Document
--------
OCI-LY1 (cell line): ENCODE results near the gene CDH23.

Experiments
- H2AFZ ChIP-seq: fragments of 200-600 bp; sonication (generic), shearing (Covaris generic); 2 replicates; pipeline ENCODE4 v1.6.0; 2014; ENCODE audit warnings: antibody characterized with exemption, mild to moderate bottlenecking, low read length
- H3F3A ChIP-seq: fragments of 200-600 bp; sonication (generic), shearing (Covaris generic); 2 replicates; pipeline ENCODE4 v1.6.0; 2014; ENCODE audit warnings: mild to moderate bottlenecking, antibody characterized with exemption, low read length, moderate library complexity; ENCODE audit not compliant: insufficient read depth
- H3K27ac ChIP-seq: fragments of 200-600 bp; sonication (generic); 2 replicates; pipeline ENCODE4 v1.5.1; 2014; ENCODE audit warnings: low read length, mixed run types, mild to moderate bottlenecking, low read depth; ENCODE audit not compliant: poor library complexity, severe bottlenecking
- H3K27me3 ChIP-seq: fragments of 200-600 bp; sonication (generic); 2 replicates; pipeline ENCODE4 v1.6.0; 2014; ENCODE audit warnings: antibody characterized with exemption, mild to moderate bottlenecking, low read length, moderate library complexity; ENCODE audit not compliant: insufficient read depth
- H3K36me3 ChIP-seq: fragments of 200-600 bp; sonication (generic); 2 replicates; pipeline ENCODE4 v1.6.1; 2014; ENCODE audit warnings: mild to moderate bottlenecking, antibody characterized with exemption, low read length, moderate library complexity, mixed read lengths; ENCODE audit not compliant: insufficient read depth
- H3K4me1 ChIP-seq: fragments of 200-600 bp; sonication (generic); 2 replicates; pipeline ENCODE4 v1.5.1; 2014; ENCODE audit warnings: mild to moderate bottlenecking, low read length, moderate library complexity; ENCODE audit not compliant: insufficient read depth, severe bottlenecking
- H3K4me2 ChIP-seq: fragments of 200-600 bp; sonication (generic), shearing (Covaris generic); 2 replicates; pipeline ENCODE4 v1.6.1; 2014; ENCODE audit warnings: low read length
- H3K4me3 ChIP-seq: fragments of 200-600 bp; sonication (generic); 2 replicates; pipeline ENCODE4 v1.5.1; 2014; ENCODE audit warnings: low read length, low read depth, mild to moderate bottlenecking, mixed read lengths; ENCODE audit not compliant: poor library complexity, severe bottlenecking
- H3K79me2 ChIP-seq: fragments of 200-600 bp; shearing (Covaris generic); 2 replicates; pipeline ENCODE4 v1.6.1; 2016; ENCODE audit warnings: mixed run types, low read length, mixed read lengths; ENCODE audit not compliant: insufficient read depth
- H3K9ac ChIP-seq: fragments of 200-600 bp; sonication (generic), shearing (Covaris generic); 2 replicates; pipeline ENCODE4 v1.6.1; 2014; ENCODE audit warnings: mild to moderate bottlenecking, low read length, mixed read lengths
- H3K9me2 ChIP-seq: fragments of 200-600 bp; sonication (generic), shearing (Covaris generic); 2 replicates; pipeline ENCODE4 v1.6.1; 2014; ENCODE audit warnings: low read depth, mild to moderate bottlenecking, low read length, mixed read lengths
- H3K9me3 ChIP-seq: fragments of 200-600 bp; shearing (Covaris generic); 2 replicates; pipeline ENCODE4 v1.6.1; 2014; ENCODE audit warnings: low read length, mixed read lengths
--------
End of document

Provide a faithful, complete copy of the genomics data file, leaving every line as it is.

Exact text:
OCI-LY1 (cell line): ENCODE results near the gene CDH23.

Experiments
- H2AFZ ChIP-seq: fragments of 200-600 bp; sonication (generic), shearing (Covaris generic); 2 replicates; pipeline ENCODE4 v1.6.0; 2014; ENCODE audit warnings: antibody characterized with exemption, mild to moderate bottlenecking, low read length
- H3F3A ChIP-seq: fragments of 200-600 bp; sonication (generic), shearing (Covaris generic); 2 replicates; pipeline ENCODE4 v1.6.0; 2014; ENCODE audit warnings: mild to moderate bottlenecking, antibody characterized with exemption, low read length, moderate library complexity; ENCODE audit not compliant: insufficient read depth
- H3K27ac ChIP-seq: fragments of 200-600 bp; sonication (generic); 2 replicates; pipeline ENCODE4 v1.5.1; 2014; ENCODE audit warnings: low read length, mixed run types, mild to moderate bottlenecking, low read depth; ENCODE audit not compliant: poor library complexity, severe bottlenecking
- H3K27me3 ChIP-seq: fragments of 200-600 bp; sonication (generic); 2 replicates; pipeline ENCODE4 v1.6.0; 2014; ENCODE audit warnings: antibody characterized with exemption, mild to moderate bottlenecking, low read length, moderate library complexity; ENCODE audit not compliant: insufficient read depth
- H3K36me3 ChIP-seq: fragments of 200-600 bp; sonication (generic); 2 replicates; pipeline ENCODE4 v1.6.1; 2014; ENCODE audit warnings: mild to moderate bottlenecking, antibody characterized with exemption, low read length, moderate library complexity, mixed read lengths; ENCODE audit not compliant: insufficient read depth
- H3K4me1 ChIP-seq: fragments of 200-600 bp; sonication (generic); 2 replicates; pipeline ENCODE4 v1.5.1; 2014; ENCODE audit warnings: mild to moderate bottlenecking, low read length, moderate library complexity; ENCODE audit not compliant: insufficient read depth, severe bottlenecking
- H3K4me2 ChIP-seq: fragments of 200-600 bp; sonication (generic), shearing (Covaris generic); 2 replicates; pipeline ENCODE4 v1.6.1; 2014; ENCODE audit warnings: low read length
- H3K4me3 ChIP-seq: fragments of 200-600 bp; sonication (generic); 2 replicates; pipeline ENCODE4 v1.5.1; 2014; ENCODE audit warnings: low read length, low read depth, mild to moderate bottlenecking, mixed read lengths; ENCODE audit not compliant: poor library complexity, severe bottlenecking
- H3K79me2 ChIP-seq: fragments of 200-600 bp; shearing (Covaris generic); 2 replicates; pipeline ENCODE4 v1.6.1; 2016; ENCODE audit warnings: mixed run types, low read length, mixed read lengths; ENCODE audit not compliant: insufficient read depth
- H3K9ac ChIP-seq: fragments of 200-600 bp; sonication (generic), shearing (Covaris generic); 2 replicates; pipeline ENCODE4 v1.6.1; 2014; ENCODE audit warnings: mild to moderate bottlenecking, low read length, mixed read lengths
- H3K9me2 ChIP-seq: fragments of 200-600 bp; sonication (generic), shearing (Covaris generic); 2 replicates; pipeline ENCODE4 v1.6.1; 2014; ENCODE audit warnings: low read depth, mild to moderate bottlenecking, low read length, mixed read lengths
- H3K9me3 ChIP-seq: fragments of 200-600 bp; shearing (Covaris generic); 2 replicates; pipeline ENCODE4 v1.6.1; 2014; ENCODE audit warnings: low read length, mixed read lengths